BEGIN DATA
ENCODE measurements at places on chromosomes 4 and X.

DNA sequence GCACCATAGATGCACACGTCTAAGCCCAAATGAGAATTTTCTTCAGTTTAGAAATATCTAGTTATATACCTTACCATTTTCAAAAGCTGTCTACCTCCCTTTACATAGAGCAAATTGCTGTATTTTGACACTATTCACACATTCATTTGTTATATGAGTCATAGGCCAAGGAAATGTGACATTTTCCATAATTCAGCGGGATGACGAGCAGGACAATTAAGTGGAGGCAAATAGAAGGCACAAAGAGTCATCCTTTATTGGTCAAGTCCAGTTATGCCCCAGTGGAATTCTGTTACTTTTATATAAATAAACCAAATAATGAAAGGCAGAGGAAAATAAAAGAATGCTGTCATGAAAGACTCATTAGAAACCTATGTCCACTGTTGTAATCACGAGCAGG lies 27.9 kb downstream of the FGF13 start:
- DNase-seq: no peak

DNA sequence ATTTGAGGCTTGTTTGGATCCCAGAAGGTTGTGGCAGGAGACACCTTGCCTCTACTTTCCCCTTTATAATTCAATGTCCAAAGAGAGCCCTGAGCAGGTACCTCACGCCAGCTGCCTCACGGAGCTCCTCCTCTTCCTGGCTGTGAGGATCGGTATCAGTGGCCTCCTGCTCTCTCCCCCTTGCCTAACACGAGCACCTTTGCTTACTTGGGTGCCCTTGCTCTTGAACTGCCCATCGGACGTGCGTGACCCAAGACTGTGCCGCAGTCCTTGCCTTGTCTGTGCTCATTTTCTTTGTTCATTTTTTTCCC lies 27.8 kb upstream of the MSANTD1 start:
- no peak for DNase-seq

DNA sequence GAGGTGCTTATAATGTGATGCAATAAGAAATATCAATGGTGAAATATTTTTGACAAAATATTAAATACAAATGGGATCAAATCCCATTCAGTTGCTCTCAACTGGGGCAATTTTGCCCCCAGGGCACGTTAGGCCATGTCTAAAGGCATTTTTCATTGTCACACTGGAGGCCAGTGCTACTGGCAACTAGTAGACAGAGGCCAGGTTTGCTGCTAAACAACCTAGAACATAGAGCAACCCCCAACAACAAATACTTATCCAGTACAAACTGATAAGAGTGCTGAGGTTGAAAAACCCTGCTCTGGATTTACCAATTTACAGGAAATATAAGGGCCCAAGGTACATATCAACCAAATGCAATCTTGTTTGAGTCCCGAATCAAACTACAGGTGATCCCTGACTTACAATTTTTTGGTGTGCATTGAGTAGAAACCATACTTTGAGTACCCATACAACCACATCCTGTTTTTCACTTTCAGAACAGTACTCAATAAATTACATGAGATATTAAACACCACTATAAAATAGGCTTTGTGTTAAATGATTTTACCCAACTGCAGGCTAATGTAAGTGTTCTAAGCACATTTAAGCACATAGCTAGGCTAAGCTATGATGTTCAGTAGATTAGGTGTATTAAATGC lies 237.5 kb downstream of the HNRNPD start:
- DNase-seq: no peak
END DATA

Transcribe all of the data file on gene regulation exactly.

ENCODE measurements at places on chromosomes 4 and X.

DNA sequence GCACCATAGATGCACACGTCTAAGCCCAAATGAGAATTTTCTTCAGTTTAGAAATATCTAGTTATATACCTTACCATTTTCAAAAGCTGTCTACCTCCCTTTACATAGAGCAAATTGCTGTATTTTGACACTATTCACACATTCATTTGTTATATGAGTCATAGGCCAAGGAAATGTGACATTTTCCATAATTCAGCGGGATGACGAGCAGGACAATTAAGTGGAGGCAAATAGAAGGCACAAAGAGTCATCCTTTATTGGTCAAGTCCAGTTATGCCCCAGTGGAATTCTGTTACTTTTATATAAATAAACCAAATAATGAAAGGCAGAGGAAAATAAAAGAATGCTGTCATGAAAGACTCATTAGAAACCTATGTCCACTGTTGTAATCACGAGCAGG lies 27.9 kb downstream of the FGF13 start:
- DNase-seq: no peak

DNA sequence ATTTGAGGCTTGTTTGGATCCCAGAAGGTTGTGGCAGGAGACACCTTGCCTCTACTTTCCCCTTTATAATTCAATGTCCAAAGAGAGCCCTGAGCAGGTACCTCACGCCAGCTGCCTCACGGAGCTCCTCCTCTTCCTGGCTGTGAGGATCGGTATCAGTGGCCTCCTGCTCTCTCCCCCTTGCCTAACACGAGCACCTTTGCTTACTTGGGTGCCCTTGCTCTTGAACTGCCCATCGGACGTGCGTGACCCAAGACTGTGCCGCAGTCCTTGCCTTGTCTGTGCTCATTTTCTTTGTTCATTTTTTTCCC lies 27.8 kb upstream of the MSANTD1 start:
- no peak for DNase-seq

DNA sequence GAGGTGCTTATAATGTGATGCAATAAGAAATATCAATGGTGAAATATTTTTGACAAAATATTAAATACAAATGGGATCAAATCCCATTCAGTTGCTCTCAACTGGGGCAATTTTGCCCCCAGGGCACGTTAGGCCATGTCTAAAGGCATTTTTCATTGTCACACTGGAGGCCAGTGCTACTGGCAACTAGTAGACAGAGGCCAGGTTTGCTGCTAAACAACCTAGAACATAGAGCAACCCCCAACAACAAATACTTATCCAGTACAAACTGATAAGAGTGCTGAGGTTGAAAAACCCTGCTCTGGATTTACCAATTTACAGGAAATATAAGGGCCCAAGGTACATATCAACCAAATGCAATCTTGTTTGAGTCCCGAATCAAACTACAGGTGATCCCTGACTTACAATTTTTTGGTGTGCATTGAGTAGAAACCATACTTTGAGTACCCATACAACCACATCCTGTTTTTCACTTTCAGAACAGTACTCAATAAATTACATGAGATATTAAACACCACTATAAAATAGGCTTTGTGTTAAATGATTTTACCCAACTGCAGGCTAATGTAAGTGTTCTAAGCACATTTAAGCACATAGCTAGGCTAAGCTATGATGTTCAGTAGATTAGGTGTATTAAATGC lies 237.5 kb downstream of the HNRNPD start:
- DNase-seq: no peak